Family road trip in Europe: Baby growth

The babies move faster than you can imagine, so we’ve had to keep making adjustments to our camper van for our little Houdinis!” In Part 6, road trip parents Juli and Christian tell us about adapting camper van life as the babies develop.

BABYBJÖRN Magazine – Two happy twins stand by the safety net for their crib.
The safety net was a wise investment with two little Houdinis in the camper van!
Photo: Christian Göran
The story so far: After a difficult and uncertain pregnancy, Juli and Christian wanted to spend as much time as possible with their Supermagicalunicorntwins. So they swapped their apartment in Berlin for a camper van and set off on a road trip lasting several months.
They started in Germany and have slowly but surely driven through Denmark, Sweden and Norway. Now they’re back in Germany for a winter layover. Read previous parts here.
Wonder why they’re called Supermagicalunicorntwins? Read the info box at the end of the article to find out.

They’re nine months old and turbo-charged

When we started our trip, the Smuts were 6½ months old. They’d already started holding up their heads when we put them on their fronts, so we stuck to our 15 minutes of tummy time routine on the road as well. When they were seven to eight months, we watched as the Smuts started rolling onto their tummies, slowly getting up on all fours, sitting confidently and finally crawling. Now they’re nine months old, they’re turbo-charged, and have started commando crawling across their bed and the blanket.

Hello bumps and bruises!

They love crawling over things and us a lot. And they’re quite fast, so we have to watch them like hawks. They’re pulling themselves up, holding on to the windows, us and the baby net that we installed on the upper bed. Sometimes letting go momentarily and standing without support for a few seconds and finding it difficult to sit down again, so we have to be prepared to help. Hello bumps and bruises! We comfort them with kisses and cuddles to stop any tears and they’re soon off again.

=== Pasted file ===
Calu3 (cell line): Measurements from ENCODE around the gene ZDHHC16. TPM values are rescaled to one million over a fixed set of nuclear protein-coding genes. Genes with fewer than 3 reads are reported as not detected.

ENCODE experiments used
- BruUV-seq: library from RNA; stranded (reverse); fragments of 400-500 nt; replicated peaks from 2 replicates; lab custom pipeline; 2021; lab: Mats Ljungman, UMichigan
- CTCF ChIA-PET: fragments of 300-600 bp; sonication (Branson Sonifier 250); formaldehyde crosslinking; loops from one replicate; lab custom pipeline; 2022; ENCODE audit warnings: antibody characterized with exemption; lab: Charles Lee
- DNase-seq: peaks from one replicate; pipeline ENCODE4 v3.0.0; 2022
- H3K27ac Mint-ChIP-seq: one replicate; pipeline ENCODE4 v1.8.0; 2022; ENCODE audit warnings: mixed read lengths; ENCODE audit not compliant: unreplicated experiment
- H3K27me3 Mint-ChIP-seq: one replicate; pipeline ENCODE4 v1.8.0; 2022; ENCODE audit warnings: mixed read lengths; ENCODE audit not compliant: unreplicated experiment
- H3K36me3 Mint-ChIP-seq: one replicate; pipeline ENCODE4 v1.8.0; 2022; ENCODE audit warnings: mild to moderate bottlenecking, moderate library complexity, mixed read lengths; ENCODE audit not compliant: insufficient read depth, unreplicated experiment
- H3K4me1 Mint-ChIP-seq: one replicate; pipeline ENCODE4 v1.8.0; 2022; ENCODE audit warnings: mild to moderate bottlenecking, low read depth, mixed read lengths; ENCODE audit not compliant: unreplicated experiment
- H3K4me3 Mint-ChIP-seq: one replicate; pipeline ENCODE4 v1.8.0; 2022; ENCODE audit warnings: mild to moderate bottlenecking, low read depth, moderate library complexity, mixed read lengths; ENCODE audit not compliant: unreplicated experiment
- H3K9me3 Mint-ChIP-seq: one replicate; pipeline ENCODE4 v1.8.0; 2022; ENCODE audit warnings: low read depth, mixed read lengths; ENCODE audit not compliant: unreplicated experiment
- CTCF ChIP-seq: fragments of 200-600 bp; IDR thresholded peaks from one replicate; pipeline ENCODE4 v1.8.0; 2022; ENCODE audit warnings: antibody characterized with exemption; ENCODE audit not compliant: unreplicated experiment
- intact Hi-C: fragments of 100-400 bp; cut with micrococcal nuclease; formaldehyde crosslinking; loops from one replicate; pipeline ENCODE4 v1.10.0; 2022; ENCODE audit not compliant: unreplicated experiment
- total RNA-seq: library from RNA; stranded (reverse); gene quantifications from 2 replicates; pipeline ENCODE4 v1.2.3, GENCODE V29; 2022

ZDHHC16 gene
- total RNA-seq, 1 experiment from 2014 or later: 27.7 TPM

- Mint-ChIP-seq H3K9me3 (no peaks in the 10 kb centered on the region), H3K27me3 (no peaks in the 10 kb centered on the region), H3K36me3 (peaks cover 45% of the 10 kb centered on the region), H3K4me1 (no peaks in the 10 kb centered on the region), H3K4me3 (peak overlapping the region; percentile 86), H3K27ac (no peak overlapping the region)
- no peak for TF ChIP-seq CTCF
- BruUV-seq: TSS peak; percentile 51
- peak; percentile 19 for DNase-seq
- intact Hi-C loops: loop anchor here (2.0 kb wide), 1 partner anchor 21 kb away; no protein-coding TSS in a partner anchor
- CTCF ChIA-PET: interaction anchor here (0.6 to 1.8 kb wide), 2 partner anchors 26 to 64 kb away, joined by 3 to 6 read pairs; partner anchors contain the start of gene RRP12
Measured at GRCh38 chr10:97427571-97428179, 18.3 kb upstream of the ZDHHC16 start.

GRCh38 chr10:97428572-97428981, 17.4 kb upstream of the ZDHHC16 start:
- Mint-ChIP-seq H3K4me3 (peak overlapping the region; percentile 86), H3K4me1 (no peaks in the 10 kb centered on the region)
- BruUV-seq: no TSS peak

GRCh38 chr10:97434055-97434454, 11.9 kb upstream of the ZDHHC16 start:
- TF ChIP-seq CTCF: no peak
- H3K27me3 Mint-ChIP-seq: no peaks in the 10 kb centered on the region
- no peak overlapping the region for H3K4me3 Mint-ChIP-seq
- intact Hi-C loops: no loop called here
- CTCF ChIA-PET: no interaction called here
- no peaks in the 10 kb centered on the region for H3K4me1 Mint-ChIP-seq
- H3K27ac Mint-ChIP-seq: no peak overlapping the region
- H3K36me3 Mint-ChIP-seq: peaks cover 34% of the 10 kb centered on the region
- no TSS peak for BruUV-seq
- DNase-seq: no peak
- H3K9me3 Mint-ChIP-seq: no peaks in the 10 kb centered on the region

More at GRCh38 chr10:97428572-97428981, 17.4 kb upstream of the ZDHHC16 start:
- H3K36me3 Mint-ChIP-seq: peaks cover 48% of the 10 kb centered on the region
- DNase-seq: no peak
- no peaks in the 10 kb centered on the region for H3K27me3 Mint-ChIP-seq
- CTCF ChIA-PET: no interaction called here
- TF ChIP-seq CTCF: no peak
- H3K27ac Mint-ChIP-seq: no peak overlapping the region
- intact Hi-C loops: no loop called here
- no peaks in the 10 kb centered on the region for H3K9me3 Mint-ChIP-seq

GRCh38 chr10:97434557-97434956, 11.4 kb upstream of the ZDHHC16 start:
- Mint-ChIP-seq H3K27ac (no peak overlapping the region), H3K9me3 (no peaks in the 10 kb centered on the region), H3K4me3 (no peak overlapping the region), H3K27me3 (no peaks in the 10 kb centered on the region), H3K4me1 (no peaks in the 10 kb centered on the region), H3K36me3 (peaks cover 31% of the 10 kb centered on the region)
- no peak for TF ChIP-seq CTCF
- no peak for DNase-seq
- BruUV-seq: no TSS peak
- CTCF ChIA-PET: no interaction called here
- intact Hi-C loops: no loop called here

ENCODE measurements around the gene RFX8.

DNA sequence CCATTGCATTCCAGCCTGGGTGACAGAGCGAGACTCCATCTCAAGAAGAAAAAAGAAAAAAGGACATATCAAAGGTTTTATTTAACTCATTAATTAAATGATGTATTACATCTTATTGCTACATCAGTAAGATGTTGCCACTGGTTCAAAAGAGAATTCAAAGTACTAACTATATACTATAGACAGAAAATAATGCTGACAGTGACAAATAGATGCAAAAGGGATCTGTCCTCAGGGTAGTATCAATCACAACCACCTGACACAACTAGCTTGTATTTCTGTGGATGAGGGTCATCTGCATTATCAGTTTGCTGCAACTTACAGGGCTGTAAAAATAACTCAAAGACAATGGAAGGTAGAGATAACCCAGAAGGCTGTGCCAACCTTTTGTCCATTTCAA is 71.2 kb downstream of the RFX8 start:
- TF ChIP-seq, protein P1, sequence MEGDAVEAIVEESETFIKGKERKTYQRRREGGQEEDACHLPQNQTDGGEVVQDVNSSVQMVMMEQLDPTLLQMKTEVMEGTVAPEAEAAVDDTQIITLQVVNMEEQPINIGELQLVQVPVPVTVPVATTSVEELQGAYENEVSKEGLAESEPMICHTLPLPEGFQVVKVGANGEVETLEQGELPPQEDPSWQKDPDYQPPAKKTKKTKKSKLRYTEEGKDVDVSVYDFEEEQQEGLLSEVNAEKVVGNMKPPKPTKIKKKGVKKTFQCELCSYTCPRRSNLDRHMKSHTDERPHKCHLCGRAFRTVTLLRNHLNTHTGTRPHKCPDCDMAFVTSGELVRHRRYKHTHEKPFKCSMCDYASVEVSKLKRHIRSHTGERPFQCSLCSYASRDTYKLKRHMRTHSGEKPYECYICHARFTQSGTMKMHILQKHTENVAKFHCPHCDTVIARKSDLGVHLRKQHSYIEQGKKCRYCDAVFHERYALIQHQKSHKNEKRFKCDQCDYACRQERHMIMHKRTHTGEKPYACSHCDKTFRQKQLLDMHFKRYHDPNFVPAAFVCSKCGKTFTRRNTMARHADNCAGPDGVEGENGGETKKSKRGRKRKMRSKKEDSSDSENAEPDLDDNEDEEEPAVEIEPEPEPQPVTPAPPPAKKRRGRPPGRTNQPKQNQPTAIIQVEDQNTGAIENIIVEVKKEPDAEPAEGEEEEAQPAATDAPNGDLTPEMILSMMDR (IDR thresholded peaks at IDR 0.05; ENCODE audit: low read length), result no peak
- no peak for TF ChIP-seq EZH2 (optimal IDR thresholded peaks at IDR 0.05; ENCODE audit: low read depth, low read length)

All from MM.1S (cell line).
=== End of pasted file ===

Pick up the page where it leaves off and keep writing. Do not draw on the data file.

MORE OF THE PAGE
The safety net was a wise investment with two little Houdinis in the camper van!
Hey Dad, let me play too!
Photo: Christian Göran

Indoor and outdoor play on their level

Inside the camper van, as well as outside in nature, we play with them on their level, creating obstacle courses and encouraging their first attempts at walking. Our endless fun game of hiding something under the blanket and then letting it reappear has lost its magic for them – by now they know that things still exist, even if they can’t see them anymore.

At this point, they developed stranger anxiety. Sometimes they become clingy and anxious around people, and may cry if anyone but us comes too close. But they also give broad smiles to people and flirt when they feel safe. We have started to encourage a bit of socializing whenever we meet new people along the way.

The van is under non-stop baby-proofing.

The babies are into everything, so the van is under non-stop baby-proofing. At the beginning of our journey, we only needed one of the nursing pillows to make sure they wouldn’t roll down. We made the upper bed baby safe by clipping on a board as soon as they started getting up on all fours.

When they started pulling themselves up by holding on to everything, the board didn’t seem safe enough anymore. So we installed a high baby net. In addition to that, we had to cover sharp edges on the windows etc., the same as you would in an apartment. The inside walls of the bus are very soft though, so it’s not a big deal if they bump their heads in the ‘nursery’.